Peru-Ecuador talks: Can smiles end a centuries-old feud?
Aguas Verdes, Peru
The table outside the meeting room overflowed with the dress hats of several dozen Army, Air Force, and Navy officers who were trying to find ways to resolve the Ecuador-Peru border feud.
In a way, the mix of hats is symbolic of the peacemaking efforts under way here and across the international bridge in Huaquillas, Ecuador.
There continues to be skirmishing all along El Condor Cordillera separating Ecuador and Peru, but a cease-fire has been in effect since Feb. 2. Both sides, prodded by mediators from Argentina, Brazil, Chile, and the United States, are pulling back troops from the rugged mountain border where much of the fighting took place in late January and early February.
The meetings here in Aguas Verdes and across the border in Huaquillas bring the feuding nations together to see if a permanent settlement can be worked out. The dispute is an old one. Peruvians and Ecuadorians have fought over this region since the early 1800s.
The current talks are reportedly amiable. Many of the officers know each other from joint military maneuvers in the Andes, from classroom studies in the United States and at the School of the Americas in the former Panama Canal Zone, and from serving as military attaches in one another's countries. Most spring from the same racial stock -- and their countries have similar histories.
The border dispute has long defied solution. In the mid 1500s, Spanish conquistador Francisco de Orellana, who discovered the Amazon River, set out from Quito and crossed the rugged El Condor before reaching the headwaters of the Amazon.
Other Spanish conquistadores were exploring the area, but they started from Lima, the Peruvian capital. In those days, Peru was the more important capital, the seat of one of the two biggest viceroyalties in the Spanish New World empire.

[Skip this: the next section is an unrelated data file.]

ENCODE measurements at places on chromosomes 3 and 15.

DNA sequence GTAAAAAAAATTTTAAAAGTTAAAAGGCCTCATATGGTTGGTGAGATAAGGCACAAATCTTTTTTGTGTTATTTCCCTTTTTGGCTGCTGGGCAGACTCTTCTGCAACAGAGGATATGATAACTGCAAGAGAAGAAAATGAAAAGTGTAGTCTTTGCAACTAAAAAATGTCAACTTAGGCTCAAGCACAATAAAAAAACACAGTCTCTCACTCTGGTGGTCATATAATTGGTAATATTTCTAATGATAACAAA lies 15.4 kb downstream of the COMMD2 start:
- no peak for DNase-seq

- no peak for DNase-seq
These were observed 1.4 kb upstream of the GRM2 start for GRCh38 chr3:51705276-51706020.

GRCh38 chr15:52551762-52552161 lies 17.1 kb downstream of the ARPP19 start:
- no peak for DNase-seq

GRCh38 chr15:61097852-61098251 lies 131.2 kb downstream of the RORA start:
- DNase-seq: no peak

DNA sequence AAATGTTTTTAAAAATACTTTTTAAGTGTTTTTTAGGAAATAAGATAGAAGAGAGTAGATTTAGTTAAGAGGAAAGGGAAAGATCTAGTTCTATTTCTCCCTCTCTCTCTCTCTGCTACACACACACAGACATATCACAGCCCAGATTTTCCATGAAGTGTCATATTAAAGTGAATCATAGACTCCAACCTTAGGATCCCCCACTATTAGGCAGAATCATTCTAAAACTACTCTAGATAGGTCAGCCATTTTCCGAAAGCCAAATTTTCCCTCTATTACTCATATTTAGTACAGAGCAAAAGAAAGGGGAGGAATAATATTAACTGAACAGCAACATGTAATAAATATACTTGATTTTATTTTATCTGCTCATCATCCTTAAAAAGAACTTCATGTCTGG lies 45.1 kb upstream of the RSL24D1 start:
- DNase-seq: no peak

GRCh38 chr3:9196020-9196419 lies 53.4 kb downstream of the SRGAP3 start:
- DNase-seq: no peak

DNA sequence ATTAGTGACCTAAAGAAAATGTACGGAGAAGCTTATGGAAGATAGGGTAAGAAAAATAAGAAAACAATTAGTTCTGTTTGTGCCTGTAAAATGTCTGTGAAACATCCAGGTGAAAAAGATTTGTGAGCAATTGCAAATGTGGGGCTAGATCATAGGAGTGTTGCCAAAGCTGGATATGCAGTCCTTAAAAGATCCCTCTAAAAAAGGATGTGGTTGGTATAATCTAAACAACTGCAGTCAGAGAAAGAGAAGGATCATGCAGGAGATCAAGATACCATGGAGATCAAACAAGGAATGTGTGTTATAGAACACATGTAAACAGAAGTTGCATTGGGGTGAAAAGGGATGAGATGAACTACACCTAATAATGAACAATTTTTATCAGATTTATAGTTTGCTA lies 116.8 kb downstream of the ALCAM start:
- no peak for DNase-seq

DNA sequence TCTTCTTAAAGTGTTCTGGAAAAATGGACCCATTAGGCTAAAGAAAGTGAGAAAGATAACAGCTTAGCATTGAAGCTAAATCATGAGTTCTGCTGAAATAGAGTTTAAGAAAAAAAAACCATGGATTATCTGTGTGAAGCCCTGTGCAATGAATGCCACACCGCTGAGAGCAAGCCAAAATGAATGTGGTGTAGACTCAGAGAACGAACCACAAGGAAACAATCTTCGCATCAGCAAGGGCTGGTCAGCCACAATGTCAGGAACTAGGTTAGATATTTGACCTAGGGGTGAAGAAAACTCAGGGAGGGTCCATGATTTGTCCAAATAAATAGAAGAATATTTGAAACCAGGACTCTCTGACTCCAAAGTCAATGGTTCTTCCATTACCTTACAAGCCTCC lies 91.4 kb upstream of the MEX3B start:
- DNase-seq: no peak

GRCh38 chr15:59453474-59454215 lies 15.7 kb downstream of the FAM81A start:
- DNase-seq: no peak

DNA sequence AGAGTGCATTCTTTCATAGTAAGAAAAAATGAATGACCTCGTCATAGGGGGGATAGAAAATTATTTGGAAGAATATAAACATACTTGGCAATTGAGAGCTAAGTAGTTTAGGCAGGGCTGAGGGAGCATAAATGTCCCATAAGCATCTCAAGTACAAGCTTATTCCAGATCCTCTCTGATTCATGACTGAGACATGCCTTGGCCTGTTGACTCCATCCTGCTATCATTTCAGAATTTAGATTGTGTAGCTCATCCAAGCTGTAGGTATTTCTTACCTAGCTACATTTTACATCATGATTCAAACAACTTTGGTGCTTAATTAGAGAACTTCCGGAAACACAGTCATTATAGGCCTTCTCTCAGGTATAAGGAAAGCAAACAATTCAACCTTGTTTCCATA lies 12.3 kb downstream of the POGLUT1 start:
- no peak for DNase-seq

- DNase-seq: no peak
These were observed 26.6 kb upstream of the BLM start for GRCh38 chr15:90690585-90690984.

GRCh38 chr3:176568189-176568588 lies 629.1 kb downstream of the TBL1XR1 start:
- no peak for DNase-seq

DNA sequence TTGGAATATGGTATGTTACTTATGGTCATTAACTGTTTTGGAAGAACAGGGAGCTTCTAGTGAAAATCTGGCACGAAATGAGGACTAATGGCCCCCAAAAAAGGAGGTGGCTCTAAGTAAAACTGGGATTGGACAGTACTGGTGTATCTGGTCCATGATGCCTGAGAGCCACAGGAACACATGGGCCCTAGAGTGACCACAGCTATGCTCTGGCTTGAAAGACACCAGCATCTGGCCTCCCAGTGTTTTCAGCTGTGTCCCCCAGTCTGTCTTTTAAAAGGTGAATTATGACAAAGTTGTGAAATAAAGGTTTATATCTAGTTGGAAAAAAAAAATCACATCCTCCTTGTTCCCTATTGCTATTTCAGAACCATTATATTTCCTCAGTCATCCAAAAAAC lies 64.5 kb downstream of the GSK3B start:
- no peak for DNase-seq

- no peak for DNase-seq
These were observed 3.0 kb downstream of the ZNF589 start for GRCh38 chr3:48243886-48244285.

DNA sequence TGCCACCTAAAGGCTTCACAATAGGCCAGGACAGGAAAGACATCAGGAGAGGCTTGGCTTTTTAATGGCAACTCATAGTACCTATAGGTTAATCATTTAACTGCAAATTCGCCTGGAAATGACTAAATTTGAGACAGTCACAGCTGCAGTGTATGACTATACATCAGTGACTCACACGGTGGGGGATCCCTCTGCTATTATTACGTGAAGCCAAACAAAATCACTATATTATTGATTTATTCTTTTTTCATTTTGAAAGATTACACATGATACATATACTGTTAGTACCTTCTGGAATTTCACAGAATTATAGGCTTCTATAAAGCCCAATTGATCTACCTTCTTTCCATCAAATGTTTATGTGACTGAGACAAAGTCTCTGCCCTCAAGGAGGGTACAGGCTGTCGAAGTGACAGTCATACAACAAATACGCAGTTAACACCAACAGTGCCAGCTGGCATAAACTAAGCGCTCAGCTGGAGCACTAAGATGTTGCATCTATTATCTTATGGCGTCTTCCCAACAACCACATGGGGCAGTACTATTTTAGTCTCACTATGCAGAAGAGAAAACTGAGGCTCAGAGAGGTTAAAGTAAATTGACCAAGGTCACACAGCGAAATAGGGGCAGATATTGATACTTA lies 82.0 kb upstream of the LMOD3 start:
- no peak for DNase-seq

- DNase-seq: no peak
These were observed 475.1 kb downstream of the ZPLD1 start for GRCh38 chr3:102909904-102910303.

Settlers in both Ecuador and Peru claimed the region. After independence from Spain, the overlapping claims continued. Warfare broke out over the area from time to time in the 1800s.
In 1942 a brief but brutal war took place that was settled by the protocol of Rio de Janeiro. The settlement made Argentina, Brazil, Chile, and the US guarantors of the peace. But the treaty was forced on Ecuador, and that nation lost some 70,000 square miles of territory as a result.
Those same square miles are the heart of the current dispute. Ecuador renounced the Rio treaty and argues that Ecuador should have physical access to the Amazon River. It bases its claim on the exploits of the colonial conquistador Orellana.
But there is more to the dispute than conflicting claims to territory and the Amazon. The area is believed to be rich in oil. Peru is already exploiting some of the region. And Ecuador, which has found large quantities of petroleum east of the Andes (of which the Condor Cordillera is part), wants to tap into the disputed land, considering it part of the oil field it is now using.
Both Presidents Jaime Roldos Aguilera of Ecuador and Fernando Belaunde Terry of Peru have toured the area, asserting sovereignty over it. Fighting in late January and early February left at least two dozen soldiers dead.
But the words spoken here in Aguas Verdes and in Huaguillas are friendly. There are numerous abrazosm (the LAtin embrace so common in meetings) and smiles all around.
When a Peruvian general tripped on a rough brick in the pavement, his Ecuadorean counterpart gently supported him with his arm, then patted him on back and said with a smile:
"I did that yesterday, and where were you to support me?"
All this good nature is important, but it will not settle the dispute. The best that can be said of the talks is that they are keeping troops from the countries apart -- and giving both countries time to think through the consequences of a return to hostilit ies.